Posted tagged ‘Conferederation of British Industry’

The CBI, Scotland’s independence referendum and the universities

April 24, 2014

The following article was first published today by the Press and Journal, Aberdeen.

Universities play a key role in the community. They are engines of invention and innovation, and they are also spaces for debate in which all voices are recognized and encouraged. It is not always an easy role to play, and it gets most complex when issues being debated are controversial or in any way difficult. In a few months Scotland will be invited to take one of the most important decisions in several generations: whether it wishes to be an independent country. As one would expect, there are strong opinions on this question, and there is a robust campaign taking place leading up to the referendum itself.

Last weekend the campaign gained a new active participant: the Confederation of British Industry (CBI) registered with the Electoral Commission as a supporter of the No campaign. In doing so it created issues for at least some of its members: those who might favour a Yes vote, and those whose duty it is to remain neutral; this latter group includes the universities.

I have no doubt that this CBI decision was a wrong decision. It had previously expressed concerns about the impact of independence (as was perfectly appropriate), but declaring itself as partisan on the issue was something different, creating real problems for organisations that, also perfectly appropriately, hold a different view. We were not consulted before the decision was taken, but if I had been, I would have offered a robust opinion in the matter.

Some universities reacted to the CBI move by resigning immediately from membership. RGU took a different approach. While I immediately said that we disapproved of the CBI decision, I wanted us to reflect on how we could best deal with the problem that had arisen and that was not of our making. We are an industry-focused university, with many links and partnerships in the business community. Equally, we need to be sure that we are both remaining neutral in this important national debate, but that we also provide a safe space for both sides in the debate.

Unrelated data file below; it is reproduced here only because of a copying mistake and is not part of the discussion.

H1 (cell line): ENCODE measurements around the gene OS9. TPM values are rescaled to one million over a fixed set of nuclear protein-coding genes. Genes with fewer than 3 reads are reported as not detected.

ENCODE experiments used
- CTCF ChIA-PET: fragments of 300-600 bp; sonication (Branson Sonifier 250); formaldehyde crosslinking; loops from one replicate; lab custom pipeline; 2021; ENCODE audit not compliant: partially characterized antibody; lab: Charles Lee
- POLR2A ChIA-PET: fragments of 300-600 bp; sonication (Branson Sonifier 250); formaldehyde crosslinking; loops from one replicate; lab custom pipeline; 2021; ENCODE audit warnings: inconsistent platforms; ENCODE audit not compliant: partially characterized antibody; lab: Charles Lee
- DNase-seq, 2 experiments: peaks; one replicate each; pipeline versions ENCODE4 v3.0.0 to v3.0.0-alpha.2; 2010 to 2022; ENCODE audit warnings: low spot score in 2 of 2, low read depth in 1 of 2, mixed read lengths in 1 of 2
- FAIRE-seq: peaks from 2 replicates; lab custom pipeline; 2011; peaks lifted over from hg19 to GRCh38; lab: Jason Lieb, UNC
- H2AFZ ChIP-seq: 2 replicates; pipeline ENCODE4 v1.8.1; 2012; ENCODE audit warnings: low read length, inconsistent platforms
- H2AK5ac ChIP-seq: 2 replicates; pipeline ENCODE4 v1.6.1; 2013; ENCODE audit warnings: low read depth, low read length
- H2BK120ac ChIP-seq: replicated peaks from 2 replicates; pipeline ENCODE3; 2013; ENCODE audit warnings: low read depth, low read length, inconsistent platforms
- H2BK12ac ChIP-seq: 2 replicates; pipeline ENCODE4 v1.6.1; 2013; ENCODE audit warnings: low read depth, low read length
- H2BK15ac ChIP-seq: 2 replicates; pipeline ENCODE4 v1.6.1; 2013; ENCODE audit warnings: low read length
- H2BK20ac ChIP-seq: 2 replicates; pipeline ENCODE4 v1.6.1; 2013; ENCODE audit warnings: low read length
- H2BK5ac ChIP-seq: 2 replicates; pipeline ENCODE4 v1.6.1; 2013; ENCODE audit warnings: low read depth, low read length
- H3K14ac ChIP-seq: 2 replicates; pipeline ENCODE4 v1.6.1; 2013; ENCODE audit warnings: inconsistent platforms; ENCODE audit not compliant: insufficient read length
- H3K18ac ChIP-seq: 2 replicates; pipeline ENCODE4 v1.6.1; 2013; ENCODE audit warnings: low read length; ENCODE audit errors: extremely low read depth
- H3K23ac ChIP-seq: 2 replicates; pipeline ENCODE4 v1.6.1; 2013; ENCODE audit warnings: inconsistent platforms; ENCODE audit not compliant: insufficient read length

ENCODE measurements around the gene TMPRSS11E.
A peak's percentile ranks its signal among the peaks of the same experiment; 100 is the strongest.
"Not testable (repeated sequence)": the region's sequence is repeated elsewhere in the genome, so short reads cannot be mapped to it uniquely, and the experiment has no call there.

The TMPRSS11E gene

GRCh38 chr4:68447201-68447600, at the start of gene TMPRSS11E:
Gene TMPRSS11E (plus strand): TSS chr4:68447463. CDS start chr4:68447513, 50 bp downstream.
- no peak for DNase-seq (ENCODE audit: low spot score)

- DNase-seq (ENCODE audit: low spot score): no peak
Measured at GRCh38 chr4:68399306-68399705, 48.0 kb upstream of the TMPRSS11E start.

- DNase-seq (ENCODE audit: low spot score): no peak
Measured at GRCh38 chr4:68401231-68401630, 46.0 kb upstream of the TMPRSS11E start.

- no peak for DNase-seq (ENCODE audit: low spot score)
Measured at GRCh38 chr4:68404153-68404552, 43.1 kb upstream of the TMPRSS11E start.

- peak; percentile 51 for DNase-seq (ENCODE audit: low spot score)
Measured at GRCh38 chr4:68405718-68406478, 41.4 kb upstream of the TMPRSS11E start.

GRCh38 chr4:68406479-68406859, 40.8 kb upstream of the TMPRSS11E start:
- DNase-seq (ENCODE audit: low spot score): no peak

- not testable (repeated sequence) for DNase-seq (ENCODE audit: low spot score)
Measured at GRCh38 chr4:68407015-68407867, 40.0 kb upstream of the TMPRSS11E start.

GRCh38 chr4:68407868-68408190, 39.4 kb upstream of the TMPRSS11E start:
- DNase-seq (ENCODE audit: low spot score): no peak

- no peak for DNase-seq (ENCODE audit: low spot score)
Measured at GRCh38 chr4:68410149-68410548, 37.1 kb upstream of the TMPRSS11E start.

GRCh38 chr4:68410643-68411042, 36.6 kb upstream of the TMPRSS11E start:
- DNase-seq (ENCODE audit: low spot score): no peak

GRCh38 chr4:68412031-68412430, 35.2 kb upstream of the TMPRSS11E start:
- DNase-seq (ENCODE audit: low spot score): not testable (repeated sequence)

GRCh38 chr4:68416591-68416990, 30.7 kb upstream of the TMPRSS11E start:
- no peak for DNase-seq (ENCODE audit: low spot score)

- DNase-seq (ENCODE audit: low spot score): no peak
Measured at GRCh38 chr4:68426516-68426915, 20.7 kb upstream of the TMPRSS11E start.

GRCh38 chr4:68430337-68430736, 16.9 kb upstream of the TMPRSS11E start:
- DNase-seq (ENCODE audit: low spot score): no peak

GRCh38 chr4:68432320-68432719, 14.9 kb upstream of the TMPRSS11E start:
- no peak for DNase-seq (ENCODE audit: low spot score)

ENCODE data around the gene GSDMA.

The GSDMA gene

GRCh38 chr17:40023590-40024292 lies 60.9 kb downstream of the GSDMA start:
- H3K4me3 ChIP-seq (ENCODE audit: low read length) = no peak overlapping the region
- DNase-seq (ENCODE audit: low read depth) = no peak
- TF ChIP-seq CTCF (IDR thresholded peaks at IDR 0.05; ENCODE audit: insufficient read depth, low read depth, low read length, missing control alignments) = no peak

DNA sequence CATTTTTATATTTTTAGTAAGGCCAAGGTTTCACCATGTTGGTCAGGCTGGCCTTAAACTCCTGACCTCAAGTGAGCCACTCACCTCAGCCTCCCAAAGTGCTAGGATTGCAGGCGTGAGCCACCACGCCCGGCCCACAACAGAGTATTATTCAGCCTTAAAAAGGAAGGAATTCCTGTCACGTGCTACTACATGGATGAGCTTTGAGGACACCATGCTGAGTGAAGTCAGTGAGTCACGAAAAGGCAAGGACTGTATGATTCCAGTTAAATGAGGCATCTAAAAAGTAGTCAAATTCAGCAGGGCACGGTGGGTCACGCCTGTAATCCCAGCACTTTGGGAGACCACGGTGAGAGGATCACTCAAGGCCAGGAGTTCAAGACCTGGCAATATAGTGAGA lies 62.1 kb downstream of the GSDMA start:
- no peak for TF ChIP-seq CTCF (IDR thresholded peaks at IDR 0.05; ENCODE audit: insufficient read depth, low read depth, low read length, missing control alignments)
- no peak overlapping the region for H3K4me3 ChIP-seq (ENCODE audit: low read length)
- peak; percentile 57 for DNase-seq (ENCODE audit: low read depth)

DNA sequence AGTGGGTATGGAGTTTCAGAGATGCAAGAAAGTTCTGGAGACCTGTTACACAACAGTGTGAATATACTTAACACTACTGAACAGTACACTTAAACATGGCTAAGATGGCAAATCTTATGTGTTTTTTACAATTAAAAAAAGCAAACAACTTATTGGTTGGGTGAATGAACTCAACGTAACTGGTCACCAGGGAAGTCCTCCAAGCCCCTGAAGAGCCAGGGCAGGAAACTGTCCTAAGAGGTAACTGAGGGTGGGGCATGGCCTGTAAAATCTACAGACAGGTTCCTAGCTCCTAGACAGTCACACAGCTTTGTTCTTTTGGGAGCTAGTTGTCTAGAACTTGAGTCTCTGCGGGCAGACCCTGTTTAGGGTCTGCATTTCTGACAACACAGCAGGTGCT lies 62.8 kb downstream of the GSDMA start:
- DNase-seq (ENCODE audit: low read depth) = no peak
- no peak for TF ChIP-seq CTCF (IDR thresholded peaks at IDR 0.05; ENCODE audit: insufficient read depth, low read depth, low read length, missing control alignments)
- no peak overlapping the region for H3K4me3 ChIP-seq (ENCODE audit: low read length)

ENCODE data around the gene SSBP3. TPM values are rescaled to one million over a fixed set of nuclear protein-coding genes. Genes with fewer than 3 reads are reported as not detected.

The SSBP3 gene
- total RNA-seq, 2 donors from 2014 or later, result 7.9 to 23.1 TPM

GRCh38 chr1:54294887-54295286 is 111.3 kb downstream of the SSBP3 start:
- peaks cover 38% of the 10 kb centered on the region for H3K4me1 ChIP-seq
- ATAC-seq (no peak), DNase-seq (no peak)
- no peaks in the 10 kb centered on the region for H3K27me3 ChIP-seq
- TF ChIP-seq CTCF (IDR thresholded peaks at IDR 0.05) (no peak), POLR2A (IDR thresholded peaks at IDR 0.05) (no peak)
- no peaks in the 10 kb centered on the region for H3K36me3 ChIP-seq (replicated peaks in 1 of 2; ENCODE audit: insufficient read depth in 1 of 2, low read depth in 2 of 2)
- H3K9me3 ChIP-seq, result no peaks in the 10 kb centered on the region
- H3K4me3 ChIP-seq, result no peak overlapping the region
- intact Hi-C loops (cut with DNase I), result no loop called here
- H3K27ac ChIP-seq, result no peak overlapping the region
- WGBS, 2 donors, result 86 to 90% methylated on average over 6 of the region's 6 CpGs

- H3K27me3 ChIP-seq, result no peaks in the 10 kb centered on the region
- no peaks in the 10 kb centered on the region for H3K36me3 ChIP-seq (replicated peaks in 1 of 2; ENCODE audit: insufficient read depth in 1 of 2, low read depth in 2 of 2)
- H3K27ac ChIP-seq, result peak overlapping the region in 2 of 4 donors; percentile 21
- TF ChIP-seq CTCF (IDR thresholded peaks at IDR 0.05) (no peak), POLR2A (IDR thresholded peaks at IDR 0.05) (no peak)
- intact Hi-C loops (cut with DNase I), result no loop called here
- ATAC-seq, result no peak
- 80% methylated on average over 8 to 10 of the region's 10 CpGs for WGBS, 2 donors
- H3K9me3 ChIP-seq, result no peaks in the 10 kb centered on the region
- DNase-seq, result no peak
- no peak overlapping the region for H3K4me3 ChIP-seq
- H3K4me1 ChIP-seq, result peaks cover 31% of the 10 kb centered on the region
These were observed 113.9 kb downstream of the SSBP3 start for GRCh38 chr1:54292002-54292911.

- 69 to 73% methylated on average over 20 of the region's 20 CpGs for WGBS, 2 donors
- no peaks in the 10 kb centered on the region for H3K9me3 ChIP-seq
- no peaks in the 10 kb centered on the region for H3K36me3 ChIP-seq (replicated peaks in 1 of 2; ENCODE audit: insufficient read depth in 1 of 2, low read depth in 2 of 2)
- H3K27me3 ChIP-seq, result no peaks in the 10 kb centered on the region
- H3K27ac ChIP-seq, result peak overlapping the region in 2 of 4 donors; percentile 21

These are the principles that we will apply as we move to decide how we should respond to the CBI move. That is the duty we owe to our students, our friends and our partners in the wider community.

Subsequent to the publication of this article by the Press and Journal, and after extensive consultation, I decided that RGU will suspend its membership of the CBI, and will review the position after the Referendum.


Closing the ‘worst’ universities?

June 10, 2010

I guess that if we think we have problems in Ireland, it may be interesting to look at what is happening across the Irish Sea. According to yesterday’s Daily Telegraph newspaper, the Director-General of the Confederation of British Industry, Richard Lambert, has suggested that in considering the position of the university sector the British government should perhaps take ‘the politically explosive but probably economically sensible decision to close or merge the worst run institutions.’

This suggestion appears to be motivated by his desire to protect the standing of what he calls British ‘premier league’ institutions, who should not be forced to ‘pay the price for the incompetence of the worst’.

We do not know which Mr Lambert thinks are Britain’s ‘worst run’ universities, nor do we know how many he has in his sights. But it appears that what many would have regarded as unthinkable – the prospect of university closures – is now being mentioned openly in the UK. In Ireland the HEA has indicated that it regards such closures as inconceivable, but nevertheless the previous institutional stability of higher education has been rattled here as well with all the merger and rationalisation talk. In the end, it is hard to see how destabilising the sector helps anyone. The sooner the current period of uncertainty, with important position papers outstanding, comes to an end, the better.